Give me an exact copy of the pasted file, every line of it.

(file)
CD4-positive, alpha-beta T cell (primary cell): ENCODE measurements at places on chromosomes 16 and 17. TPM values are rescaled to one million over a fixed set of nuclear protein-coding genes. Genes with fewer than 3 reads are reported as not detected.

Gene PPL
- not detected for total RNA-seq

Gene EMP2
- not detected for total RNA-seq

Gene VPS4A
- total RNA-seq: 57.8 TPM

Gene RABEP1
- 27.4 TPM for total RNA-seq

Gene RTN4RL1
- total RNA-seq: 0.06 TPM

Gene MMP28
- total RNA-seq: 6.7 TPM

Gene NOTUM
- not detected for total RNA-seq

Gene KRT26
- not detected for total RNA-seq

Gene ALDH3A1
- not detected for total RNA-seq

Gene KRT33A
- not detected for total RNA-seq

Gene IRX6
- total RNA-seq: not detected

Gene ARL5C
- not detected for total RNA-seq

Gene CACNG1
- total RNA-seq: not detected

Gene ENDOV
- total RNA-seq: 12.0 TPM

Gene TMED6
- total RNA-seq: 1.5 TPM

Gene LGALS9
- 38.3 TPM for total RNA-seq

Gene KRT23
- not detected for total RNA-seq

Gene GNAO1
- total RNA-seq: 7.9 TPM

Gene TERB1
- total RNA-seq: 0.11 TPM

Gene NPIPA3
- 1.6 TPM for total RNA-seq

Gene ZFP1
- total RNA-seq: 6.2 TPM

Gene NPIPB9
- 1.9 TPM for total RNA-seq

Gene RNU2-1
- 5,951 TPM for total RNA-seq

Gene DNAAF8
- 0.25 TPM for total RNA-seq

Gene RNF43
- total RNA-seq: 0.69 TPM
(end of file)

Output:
CD4-positive, alpha-beta T cell (primary cell): ENCODE measurements at places on chromosomes 16 and 17. TPM values are rescaled to one million over a fixed set of nuclear protein-coding genes. Genes with fewer than 3 reads are reported as not detected.

Gene PPL
- not detected for total RNA-seq

Gene EMP2
- not detected for total RNA-seq

Gene VPS4A
- total RNA-seq: 57.8 TPM

Gene RABEP1
- 27.4 TPM for total RNA-seq

Gene RTN4RL1
- total RNA-seq: 0.06 TPM

Gene MMP28
- total RNA-seq: 6.7 TPM

Gene NOTUM
- not detected for total RNA-seq

Gene KRT26
- not detected for total RNA-seq

Gene ALDH3A1
- not detected for total RNA-seq

Gene KRT33A
- not detected for total RNA-seq

Gene IRX6
- total RNA-seq: not detected

Gene ARL5C
- not detected for total RNA-seq

Gene CACNG1
- total RNA-seq: not detected

Gene ENDOV
- total RNA-seq: 12.0 TPM

Gene TMED6
- total RNA-seq: 1.5 TPM

Gene LGALS9
- 38.3 TPM for total RNA-seq

Gene KRT23
- not detected for total RNA-seq

Gene GNAO1
- total RNA-seq: 7.9 TPM

Gene TERB1
- total RNA-seq: 0.11 TPM

Gene NPIPA3
- 1.6 TPM for total RNA-seq

Gene ZFP1
- total RNA-seq: 6.2 TPM

Gene NPIPB9
- 1.9 TPM for total RNA-seq

Gene RNU2-1
- 5,951 TPM for total RNA-seq

Gene DNAAF8
- 0.25 TPM for total RNA-seq

Gene RNF43
- total RNA-seq: 0.69 TPM